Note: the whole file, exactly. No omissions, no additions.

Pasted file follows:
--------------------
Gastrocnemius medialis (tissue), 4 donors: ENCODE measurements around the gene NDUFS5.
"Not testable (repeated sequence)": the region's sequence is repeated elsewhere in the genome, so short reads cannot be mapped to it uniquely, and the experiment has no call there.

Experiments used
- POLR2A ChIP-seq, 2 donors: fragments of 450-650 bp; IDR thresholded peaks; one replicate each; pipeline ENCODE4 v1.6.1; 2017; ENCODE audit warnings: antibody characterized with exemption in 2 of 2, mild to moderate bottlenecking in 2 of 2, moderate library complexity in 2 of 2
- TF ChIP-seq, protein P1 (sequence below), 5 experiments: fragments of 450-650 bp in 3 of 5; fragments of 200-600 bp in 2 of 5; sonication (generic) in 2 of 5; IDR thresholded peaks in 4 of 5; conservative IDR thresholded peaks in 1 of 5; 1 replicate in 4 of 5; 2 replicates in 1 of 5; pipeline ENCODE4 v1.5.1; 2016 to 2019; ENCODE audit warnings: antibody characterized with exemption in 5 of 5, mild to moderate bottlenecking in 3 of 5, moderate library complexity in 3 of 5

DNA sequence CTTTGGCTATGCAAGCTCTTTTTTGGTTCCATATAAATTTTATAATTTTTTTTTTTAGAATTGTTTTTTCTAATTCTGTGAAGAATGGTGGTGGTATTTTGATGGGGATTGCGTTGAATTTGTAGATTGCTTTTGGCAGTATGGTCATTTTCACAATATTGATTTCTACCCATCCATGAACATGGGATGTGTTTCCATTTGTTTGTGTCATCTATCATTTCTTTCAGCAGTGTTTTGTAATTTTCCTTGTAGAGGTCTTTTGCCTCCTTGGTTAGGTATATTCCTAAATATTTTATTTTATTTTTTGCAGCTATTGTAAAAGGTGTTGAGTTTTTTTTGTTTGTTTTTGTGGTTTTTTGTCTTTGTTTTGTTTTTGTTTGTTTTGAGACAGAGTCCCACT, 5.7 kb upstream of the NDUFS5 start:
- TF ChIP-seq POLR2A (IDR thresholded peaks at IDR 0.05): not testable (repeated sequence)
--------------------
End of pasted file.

Gastrocnemius medialis (tissue), 4 donors: ENCODE measurements around the gene NDUFS5.
"Not testable (repeated sequence)": the region's sequence is repeated elsewhere in the genome, so short reads cannot be mapped to it uniquely, and the experiment has no call there.

Experiments used
- POLR2A ChIP-seq, 2 donors: fragments of 450-650 bp; IDR thresholded peaks; one replicate each; pipeline ENCODE4 v1.6.1; 2017; ENCODE audit warnings: antibody characterized with exemption in 2 of 2, mild to moderate bottlenecking in 2 of 2, moderate library complexity in 2 of 2
- TF ChIP-seq, protein P1 (sequence below), 5 experiments: fragments of 450-650 bp in 3 of 5; fragments of 200-600 bp in 2 of 5; sonication (generic) in 2 of 5; IDR thresholded peaks in 4 of 5; conservative IDR thresholded peaks in 1 of 5; 1 replicate in 4 of 5; 2 replicates in 1 of 5; pipeline ENCODE4 v1.5.1; 2016 to 2019; ENCODE audit warnings: antibody characterized with exemption in 5 of 5, mild to moderate bottlenecking in 3 of 5, moderate library complexity in 3 of 5

DNA sequence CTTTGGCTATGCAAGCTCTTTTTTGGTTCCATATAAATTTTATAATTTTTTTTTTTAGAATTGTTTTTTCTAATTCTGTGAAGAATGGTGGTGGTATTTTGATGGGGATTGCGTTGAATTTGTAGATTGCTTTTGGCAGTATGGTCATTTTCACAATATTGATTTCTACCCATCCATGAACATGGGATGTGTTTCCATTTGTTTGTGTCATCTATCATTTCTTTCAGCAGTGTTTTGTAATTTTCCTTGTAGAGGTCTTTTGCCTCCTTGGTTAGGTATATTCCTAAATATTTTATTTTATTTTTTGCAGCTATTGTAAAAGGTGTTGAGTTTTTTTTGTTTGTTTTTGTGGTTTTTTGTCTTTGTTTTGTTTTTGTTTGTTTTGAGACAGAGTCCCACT, 5.7 kb upstream of the NDUFS5 start:
- TF ChIP-seq POLR2A (IDR thresholded peaks at IDR 0.05): not testable (repeated sequence)